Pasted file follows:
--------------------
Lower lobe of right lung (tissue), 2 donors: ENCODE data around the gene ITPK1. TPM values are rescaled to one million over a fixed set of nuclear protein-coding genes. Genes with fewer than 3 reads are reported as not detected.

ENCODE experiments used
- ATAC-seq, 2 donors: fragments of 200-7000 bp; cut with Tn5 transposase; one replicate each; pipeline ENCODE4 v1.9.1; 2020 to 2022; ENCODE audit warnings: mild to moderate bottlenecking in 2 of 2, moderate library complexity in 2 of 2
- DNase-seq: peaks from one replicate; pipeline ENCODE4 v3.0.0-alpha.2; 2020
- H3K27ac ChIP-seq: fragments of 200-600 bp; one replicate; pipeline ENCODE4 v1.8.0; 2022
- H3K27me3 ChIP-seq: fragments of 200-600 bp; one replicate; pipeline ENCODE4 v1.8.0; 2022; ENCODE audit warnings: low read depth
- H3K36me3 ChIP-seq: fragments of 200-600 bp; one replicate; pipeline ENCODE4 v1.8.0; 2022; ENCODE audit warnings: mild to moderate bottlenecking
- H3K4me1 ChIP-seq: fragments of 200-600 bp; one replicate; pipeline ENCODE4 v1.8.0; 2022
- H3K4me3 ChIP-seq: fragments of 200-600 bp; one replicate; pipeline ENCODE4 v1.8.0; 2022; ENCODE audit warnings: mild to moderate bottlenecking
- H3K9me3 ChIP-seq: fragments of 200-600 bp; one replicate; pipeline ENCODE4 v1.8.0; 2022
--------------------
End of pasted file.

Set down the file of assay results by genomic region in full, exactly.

Lower lobe of right lung (tissue), 2 donors: ENCODE data around the gene ITPK1. TPM values are rescaled to one million over a fixed set of nuclear protein-coding genes. Genes with fewer than 3 reads are reported as not detected.

ENCODE experiments used
- ATAC-seq, 2 donors: fragments of 200-7000 bp; cut with Tn5 transposase; one replicate each; pipeline ENCODE4 v1.9.1; 2020 to 2022; ENCODE audit warnings: mild to moderate bottlenecking in 2 of 2, moderate library complexity in 2 of 2
- DNase-seq: peaks from one replicate; pipeline ENCODE4 v3.0.0-alpha.2; 2020
- H3K27ac ChIP-seq: fragments of 200-600 bp; one replicate; pipeline ENCODE4 v1.8.0; 2022
- H3K27me3 ChIP-seq: fragments of 200-600 bp; one replicate; pipeline ENCODE4 v1.8.0; 2022; ENCODE audit warnings: low read depth
- H3K36me3 ChIP-seq: fragments of 200-600 bp; one replicate; pipeline ENCODE4 v1.8.0; 2022; ENCODE audit warnings: mild to moderate bottlenecking
- H3K4me1 ChIP-seq: fragments of 200-600 bp; one replicate; pipeline ENCODE4 v1.8.0; 2022
- H3K4me3 ChIP-seq: fragments of 200-600 bp; one replicate; pipeline ENCODE4 v1.8.0; 2022; ENCODE audit warnings: mild to moderate bottlenecking
- H3K9me3 ChIP-seq: fragments of 200-600 bp; one replicate; pipeline ENCODE4 v1.8.0; 2022